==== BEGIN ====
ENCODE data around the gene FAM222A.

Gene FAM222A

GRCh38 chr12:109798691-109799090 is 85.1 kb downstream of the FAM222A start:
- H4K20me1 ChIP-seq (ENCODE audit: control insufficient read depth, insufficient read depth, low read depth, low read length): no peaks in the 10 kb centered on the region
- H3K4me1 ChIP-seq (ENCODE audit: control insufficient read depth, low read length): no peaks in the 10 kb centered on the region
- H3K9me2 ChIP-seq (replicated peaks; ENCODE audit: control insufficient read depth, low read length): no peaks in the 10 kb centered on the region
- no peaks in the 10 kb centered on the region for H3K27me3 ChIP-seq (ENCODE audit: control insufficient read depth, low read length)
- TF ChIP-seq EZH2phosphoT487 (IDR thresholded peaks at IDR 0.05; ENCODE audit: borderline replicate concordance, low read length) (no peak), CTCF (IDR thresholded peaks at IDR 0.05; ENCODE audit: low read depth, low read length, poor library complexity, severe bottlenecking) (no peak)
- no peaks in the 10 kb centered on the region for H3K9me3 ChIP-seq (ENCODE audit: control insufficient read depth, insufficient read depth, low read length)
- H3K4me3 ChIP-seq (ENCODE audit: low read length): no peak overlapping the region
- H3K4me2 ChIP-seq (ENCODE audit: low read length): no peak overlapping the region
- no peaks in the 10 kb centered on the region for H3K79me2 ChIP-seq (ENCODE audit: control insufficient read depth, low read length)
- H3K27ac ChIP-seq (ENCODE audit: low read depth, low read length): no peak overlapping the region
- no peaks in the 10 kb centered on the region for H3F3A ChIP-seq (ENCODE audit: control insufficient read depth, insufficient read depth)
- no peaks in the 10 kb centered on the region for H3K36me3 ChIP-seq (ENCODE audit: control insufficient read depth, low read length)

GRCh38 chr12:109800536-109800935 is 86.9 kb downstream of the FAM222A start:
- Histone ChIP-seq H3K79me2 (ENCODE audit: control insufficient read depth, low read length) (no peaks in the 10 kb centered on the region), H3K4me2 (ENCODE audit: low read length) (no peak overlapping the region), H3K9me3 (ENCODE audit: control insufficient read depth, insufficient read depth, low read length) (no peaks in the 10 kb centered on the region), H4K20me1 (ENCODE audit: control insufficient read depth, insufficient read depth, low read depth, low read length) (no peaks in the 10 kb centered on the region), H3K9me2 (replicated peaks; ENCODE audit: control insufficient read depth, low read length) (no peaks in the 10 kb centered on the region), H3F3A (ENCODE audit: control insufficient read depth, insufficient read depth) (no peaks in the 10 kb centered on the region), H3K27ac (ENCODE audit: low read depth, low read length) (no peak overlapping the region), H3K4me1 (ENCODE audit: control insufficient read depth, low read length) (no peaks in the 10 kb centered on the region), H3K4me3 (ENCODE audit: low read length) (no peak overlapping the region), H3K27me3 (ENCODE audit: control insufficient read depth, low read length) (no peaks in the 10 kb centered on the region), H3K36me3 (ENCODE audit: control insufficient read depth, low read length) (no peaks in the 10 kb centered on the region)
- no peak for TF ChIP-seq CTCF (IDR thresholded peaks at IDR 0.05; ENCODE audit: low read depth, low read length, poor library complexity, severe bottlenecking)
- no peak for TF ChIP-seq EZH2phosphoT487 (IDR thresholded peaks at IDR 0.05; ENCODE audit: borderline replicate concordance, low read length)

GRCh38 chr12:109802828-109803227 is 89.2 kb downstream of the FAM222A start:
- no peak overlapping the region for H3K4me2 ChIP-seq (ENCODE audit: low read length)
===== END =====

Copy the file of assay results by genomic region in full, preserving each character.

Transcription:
ENCODE data around the gene FAM222A.

Gene FAM222A

GRCh38 chr12:109798691-109799090 is 85.1 kb downstream of the FAM222A start:
- H4K20me1 ChIP-seq (ENCODE audit: control insufficient read depth, insufficient read depth, low read depth, low read length): no peaks in the 10 kb centered on the region
- H3K4me1 ChIP-seq (ENCODE audit: control insufficient read depth, low read length): no peaks in the 10 kb centered on the region
- H3K9me2 ChIP-seq (replicated peaks; ENCODE audit: control insufficient read depth, low read length): no peaks in the 10 kb centered on the region
- no peaks in the 10 kb centered on the region for H3K27me3 ChIP-seq (ENCODE audit: control insufficient read depth, low read length)
- TF ChIP-seq EZH2phosphoT487 (IDR thresholded peaks at IDR 0.05; ENCODE audit: borderline replicate concordance, low read length) (no peak), CTCF (IDR thresholded peaks at IDR 0.05; ENCODE audit: low read depth, low read length, poor library complexity, severe bottlenecking) (no peak)
- no peaks in the 10 kb centered on the region for H3K9me3 ChIP-seq (ENCODE audit: control insufficient read depth, insufficient read depth, low read length)
- H3K4me3 ChIP-seq (ENCODE audit: low read length): no peak overlapping the region
- H3K4me2 ChIP-seq (ENCODE audit: low read length): no peak overlapping the region
- no peaks in the 10 kb centered on the region for H3K79me2 ChIP-seq (ENCODE audit: control insufficient read depth, low read length)
- H3K27ac ChIP-seq (ENCODE audit: low read depth, low read length): no peak overlapping the region
- no peaks in the 10 kb centered on the region for H3F3A ChIP-seq (ENCODE audit: control insufficient read depth, insufficient read depth)
- no peaks in the 10 kb centered on the region for H3K36me3 ChIP-seq (ENCODE audit: control insufficient read depth, low read length)

GRCh38 chr12:109800536-109800935 is 86.9 kb downstream of the FAM222A start:
- Histone ChIP-seq H3K79me2 (ENCODE audit: control insufficient read depth, low read length) (no peaks in the 10 kb centered on the region), H3K4me2 (ENCODE audit: low read length) (no peak overlapping the region), H3K9me3 (ENCODE audit: control insufficient read depth, insufficient read depth, low read length) (no peaks in the 10 kb centered on the region), H4K20me1 (ENCODE audit: control insufficient read depth, insufficient read depth, low read depth, low read length) (no peaks in the 10 kb centered on the region), H3K9me2 (replicated peaks; ENCODE audit: control insufficient read depth, low read length) (no peaks in the 10 kb centered on the region), H3F3A (ENCODE audit: control insufficient read depth, insufficient read depth) (no peaks in the 10 kb centered on the region), H3K27ac (ENCODE audit: low read depth, low read length) (no peak overlapping the region), H3K4me1 (ENCODE audit: control insufficient read depth, low read length) (no peaks in the 10 kb centered on the region), H3K4me3 (ENCODE audit: low read length) (no peak overlapping the region), H3K27me3 (ENCODE audit: control insufficient read depth, low read length) (no peaks in the 10 kb centered on the region), H3K36me3 (ENCODE audit: control insufficient read depth, low read length) (no peaks in the 10 kb centered on the region)
- no peak for TF ChIP-seq CTCF (IDR thresholded peaks at IDR 0.05; ENCODE audit: low read depth, low read length, poor library complexity, severe bottlenecking)
- no peak for TF ChIP-seq EZH2phosphoT487 (IDR thresholded peaks at IDR 0.05; ENCODE audit: borderline replicate concordance, low read length)

GRCh38 chr12:109802828-109803227 is 89.2 kb downstream of the FAM222A start:
- no peak overlapping the region for H3K4me2 ChIP-seq (ENCODE audit: low read length)